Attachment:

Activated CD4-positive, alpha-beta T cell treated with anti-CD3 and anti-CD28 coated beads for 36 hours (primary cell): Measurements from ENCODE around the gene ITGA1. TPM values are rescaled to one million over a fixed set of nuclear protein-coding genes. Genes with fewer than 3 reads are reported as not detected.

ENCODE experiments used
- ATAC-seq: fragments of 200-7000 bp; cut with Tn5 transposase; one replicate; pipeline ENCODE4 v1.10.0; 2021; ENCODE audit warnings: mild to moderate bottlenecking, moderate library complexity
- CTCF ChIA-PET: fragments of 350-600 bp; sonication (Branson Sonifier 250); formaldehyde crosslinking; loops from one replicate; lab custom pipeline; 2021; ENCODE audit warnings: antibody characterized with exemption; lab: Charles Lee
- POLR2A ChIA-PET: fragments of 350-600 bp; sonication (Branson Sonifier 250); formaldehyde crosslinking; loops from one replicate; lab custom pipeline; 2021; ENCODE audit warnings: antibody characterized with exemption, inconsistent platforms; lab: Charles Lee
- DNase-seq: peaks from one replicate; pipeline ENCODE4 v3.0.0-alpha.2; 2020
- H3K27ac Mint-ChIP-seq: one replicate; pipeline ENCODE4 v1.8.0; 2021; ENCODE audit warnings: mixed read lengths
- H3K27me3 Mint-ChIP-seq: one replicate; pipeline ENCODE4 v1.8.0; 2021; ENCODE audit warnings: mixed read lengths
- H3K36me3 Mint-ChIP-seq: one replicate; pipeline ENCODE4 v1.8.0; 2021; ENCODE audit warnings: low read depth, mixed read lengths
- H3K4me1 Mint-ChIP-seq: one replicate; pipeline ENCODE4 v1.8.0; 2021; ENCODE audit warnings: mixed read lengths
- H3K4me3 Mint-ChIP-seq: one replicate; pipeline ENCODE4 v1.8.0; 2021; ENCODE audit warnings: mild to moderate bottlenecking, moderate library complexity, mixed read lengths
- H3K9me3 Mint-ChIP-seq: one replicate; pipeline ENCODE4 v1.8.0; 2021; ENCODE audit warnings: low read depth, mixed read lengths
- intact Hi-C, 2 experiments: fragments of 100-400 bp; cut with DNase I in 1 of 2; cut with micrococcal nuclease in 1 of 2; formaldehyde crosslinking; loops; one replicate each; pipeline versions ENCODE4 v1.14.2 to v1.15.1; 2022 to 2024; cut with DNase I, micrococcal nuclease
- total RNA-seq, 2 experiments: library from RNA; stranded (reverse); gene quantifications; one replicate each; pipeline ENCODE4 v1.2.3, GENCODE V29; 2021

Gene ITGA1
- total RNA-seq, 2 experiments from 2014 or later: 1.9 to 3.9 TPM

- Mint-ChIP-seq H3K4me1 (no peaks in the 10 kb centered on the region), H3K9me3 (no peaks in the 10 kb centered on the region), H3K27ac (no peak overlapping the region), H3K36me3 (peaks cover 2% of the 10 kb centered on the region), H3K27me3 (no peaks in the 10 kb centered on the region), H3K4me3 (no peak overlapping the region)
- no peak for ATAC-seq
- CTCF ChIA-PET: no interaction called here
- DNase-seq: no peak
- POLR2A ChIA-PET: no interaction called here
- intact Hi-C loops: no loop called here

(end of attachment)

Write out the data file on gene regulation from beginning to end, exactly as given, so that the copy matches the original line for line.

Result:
Activated CD4-positive, alpha-beta T cell treated with anti-CD3 and anti-CD28 coated beads for 36 hours (primary cell): Measurements from ENCODE around the gene ITGA1. TPM values are rescaled to one million over a fixed set of nuclear protein-coding genes. Genes with fewer than 3 reads are reported as not detected.

ENCODE experiments used
- ATAC-seq: fragments of 200-7000 bp; cut with Tn5 transposase; one replicate; pipeline ENCODE4 v1.10.0; 2021; ENCODE audit warnings: mild to moderate bottlenecking, moderate library complexity
- CTCF ChIA-PET: fragments of 350-600 bp; sonication (Branson Sonifier 250); formaldehyde crosslinking; loops from one replicate; lab custom pipeline; 2021; ENCODE audit warnings: antibody characterized with exemption; lab: Charles Lee
- POLR2A ChIA-PET: fragments of 350-600 bp; sonication (Branson Sonifier 250); formaldehyde crosslinking; loops from one replicate; lab custom pipeline; 2021; ENCODE audit warnings: antibody characterized with exemption, inconsistent platforms; lab: Charles Lee
- DNase-seq: peaks from one replicate; pipeline ENCODE4 v3.0.0-alpha.2; 2020
- H3K27ac Mint-ChIP-seq: one replicate; pipeline ENCODE4 v1.8.0; 2021; ENCODE audit warnings: mixed read lengths
- H3K27me3 Mint-ChIP-seq: one replicate; pipeline ENCODE4 v1.8.0; 2021; ENCODE audit warnings: mixed read lengths
- H3K36me3 Mint-ChIP-seq: one replicate; pipeline ENCODE4 v1.8.0; 2021; ENCODE audit warnings: low read depth, mixed read lengths
- H3K4me1 Mint-ChIP-seq: one replicate; pipeline ENCODE4 v1.8.0; 2021; ENCODE audit warnings: mixed read lengths
- H3K4me3 Mint-ChIP-seq: one replicate; pipeline ENCODE4 v1.8.0; 2021; ENCODE audit warnings: mild to moderate bottlenecking, moderate library complexity, mixed read lengths
- H3K9me3 Mint-ChIP-seq: one replicate; pipeline ENCODE4 v1.8.0; 2021; ENCODE audit warnings: low read depth, mixed read lengths
- intact Hi-C, 2 experiments: fragments of 100-400 bp; cut with DNase I in 1 of 2; cut with micrococcal nuclease in 1 of 2; formaldehyde crosslinking; loops; one replicate each; pipeline versions ENCODE4 v1.14.2 to v1.15.1; 2022 to 2024; cut with DNase I, micrococcal nuclease
- total RNA-seq, 2 experiments: library from RNA; stranded (reverse); gene quantifications; one replicate each; pipeline ENCODE4 v1.2.3, GENCODE V29; 2021

Gene ITGA1
- total RNA-seq, 2 experiments from 2014 or later: 1.9 to 3.9 TPM

- Mint-ChIP-seq H3K4me1 (no peaks in the 10 kb centered on the region), H3K9me3 (no peaks in the 10 kb centered on the region), H3K27ac (no peak overlapping the region), H3K36me3 (peaks cover 2% of the 10 kb centered on the region), H3K27me3 (no peaks in the 10 kb centered on the region), H3K4me3 (no peak overlapping the region)
- no peak for ATAC-seq
- CTCF ChIA-PET: no interaction called here
- DNase-seq: no peak
- POLR2A ChIA-PET: no interaction called here
- intact Hi-C loops: no loop called here